From here, it’s a balancing game. Pump out content, hold events, do photoshoots, produce singles, and accumulate fame, all while keeping your idols and other staff happy and keeping your head above the profit line. It’s a little tough to get into the swing of things at first, but after a while it becomes natural. That doesn’t mean it’s simple, though – making tracks, throwing a concert, or getting an ad campaign up and running all take time, patience, and a hefty sprinkling of RNG. There are even certain promotional methods that are an expensive gamble, and can go horribly wrong. I’m looking at you, viral campaign.

When creating tracks, there’s a good chance you’ll fail if you don’t look at the trends and top charts first to take a peak at what’s popular. If the fans are jamming to a metal song about loneliness with elegant dance moves, throwing out an EDM track with happy lyrics and a cute dance style is less likely to pull in those bucks. I like this element, as the illusion of market research further pushes how taxing and fickle the idol industry is.

Idol Manager faces you with a lot of choices when it comes to your personal business practices and policies. Will you give the idols fair pay, or give them one yen and fire them if they complain? What’s your stance on your idols dating? Do you want your girls to wear shorts under their skirts to avoid salacious slip-ups, or leave it loose and see where the scandals take you?

Idol Manager review: a choreographer talking to the player about an idol that isn't keeping up with the others

Your policies dictate how your idols, employees, and fans see you, and also impact what type of scandals are brought to your door. These scandals offer very interesting predicaments, from your idols saying something inappropriate during a livestream to them getting caught having an affair with a politician. From there, it’s up to you how you handle it – do you stand by them, make a public apology, or give them the boot?

When it comes to the story, as mentioned above, I find it to be very well-written. There are certain requirements needed to unlock the next part of the narrative, which itself follows a set of story beats. Be it entering a talent competition, deciding whether to boycott a TV show, or trying to secure a leading spot at a huge sports event, your morals are truly tested. The dialogue in these sections is natural, and it’s hard not to find yourself invested in the social and business relationships between the characters.

Idol Manager review: idol auditioning page, showing an idol's stats and quirks

Idol Manager has a great visual style, especially when it comes to the cutscene CGs, pixel sprites, and stylised building. The idol generation gets a little samey after a few pulls, as it’s clear there are only a few presets for each feature, and each of the other staff only has one sprite. A little more variety here would be nice, but it isn’t to the detriment of the overall vibe.

I mostly play in the Switch’s handheld mode, and find the text in the business sim elements to be a bit on the small side. Its performance has little to no hitches, but it took me a while to get used to the Switch controls. There’s no touch screen option, and moving your cursor around or using one of the myriad of multi-button ‘shortcuts’ feels cumbersome, though I got used to it after a while. I get the impression that the Switch version is hardly altered from the PC one, and feel a little more consideration of the Switch’s controls could have gone a long way to making the game more comfortable to control.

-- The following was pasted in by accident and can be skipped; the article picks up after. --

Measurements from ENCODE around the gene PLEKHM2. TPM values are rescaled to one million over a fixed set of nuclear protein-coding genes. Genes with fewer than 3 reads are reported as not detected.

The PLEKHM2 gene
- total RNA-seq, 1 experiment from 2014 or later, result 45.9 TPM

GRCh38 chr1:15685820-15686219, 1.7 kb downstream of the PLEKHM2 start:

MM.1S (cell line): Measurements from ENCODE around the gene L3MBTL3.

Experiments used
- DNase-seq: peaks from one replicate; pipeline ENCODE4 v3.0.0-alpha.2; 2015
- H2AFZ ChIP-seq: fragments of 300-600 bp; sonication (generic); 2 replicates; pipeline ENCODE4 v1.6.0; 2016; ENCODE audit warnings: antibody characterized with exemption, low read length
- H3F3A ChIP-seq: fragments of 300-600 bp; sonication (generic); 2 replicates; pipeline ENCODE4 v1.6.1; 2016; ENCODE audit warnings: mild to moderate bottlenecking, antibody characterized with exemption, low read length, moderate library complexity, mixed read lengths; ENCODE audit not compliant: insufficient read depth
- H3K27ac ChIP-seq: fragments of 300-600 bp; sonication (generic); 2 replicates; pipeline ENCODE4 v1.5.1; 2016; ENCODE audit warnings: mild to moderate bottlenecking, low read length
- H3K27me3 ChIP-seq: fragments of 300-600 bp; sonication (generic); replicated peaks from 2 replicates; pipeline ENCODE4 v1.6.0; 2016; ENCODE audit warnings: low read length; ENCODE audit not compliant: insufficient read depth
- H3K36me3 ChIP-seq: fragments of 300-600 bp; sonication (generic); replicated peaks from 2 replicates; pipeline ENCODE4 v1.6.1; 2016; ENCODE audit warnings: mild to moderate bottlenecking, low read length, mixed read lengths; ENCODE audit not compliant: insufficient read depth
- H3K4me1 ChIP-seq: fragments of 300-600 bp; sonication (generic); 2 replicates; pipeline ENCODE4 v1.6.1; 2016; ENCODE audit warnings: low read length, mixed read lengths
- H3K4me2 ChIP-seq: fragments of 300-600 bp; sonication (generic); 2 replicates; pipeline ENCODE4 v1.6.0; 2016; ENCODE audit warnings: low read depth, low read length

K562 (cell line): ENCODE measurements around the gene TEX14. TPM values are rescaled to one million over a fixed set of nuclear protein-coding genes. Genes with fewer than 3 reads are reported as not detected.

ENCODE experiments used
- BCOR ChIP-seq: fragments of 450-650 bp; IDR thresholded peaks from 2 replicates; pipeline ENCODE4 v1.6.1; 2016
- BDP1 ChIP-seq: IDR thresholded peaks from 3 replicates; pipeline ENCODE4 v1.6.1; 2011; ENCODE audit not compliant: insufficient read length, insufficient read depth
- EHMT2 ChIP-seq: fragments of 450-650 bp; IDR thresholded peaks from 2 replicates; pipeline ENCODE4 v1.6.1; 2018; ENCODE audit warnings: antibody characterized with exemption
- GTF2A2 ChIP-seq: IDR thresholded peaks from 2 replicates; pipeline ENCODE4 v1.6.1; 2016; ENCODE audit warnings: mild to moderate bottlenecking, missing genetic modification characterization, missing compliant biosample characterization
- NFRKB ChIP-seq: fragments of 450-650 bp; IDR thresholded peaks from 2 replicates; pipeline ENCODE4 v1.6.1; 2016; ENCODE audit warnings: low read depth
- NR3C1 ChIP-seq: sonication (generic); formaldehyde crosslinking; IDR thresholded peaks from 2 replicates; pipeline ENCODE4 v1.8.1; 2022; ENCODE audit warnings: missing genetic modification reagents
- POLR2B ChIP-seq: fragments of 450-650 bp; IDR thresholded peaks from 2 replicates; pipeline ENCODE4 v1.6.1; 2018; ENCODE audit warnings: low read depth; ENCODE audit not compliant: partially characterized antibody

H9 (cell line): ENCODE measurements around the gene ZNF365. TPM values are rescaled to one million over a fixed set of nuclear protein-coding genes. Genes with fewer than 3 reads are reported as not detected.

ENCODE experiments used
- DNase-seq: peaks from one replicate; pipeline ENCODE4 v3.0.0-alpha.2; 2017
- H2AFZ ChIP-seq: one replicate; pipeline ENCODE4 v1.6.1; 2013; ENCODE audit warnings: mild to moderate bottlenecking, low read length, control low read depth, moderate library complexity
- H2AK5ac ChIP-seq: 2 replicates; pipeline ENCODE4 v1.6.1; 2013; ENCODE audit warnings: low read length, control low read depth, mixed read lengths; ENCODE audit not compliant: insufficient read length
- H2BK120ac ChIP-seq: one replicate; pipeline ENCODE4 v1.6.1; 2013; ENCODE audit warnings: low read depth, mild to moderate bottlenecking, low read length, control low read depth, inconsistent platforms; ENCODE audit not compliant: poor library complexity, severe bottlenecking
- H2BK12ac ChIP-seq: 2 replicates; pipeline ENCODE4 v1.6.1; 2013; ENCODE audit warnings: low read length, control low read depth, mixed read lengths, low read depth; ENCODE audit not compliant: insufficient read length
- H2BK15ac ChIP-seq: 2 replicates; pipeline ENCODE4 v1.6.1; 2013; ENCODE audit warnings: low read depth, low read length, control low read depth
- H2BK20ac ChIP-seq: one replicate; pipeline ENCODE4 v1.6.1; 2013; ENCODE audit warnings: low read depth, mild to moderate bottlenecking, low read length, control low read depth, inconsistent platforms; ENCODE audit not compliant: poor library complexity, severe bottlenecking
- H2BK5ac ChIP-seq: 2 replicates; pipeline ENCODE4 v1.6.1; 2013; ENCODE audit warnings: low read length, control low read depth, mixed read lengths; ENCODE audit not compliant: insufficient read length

Despite the game’s theme, there’s very little variety of music in Idol Manager. The background music is light and poppy, and certainly well composed, but it’s a pretty short loop that you’ll listen to a lot throughout your playtime. And I mean a lot. After a while, I couldn’t handle it any more, and had to mute my Switch. The cutscenes aren’t fully voice acted, but instead accompanied by grunts, giggles, and short Japanese phrases that lend a little life to them.

Idol Manager review: an Idol feeding you a strawberry sundae

Overall, I both love and hate Idol Manager, in the best way possible. It’s a well thought out and challenging business sim, its dark elements work well, its story is great, and it displays a surprisingly poignant portrayal of the industry as a whole, as well as the seedy side that lurks below it. While gameplay can get a little tedious and the controls take some getting used to, it’s certainly a great experience for those of you interested in this subculture, business sim games, and visual novels. However, if you look at the gameplay screenshots or fire up the beginning and think ‘this isn’t for me’, trust me when I say it won’t be at twenty hours in, either.

Its gameplay mechanics are weirdly morish, the open options between being a good person and general human garbage add some great replayability and moral dilemmas, and it certainly achieves what it sets out to do. Idol Manager is a truly unique experience, which takes a touch of both sadism and masochism to get through, and I’m very happy (and annoyed) that I had the opportunity to spend some time with it.